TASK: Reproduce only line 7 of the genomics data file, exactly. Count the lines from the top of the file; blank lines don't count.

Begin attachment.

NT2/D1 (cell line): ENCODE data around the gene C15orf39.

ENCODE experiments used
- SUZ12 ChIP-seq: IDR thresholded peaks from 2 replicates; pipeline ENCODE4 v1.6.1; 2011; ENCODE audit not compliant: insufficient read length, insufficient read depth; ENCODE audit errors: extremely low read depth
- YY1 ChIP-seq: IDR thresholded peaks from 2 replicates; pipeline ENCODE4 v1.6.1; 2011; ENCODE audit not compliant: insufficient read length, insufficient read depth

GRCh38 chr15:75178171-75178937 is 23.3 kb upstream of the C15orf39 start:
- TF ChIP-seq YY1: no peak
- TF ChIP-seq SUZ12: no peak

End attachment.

- TF ChIP-seq SUZ12: no peak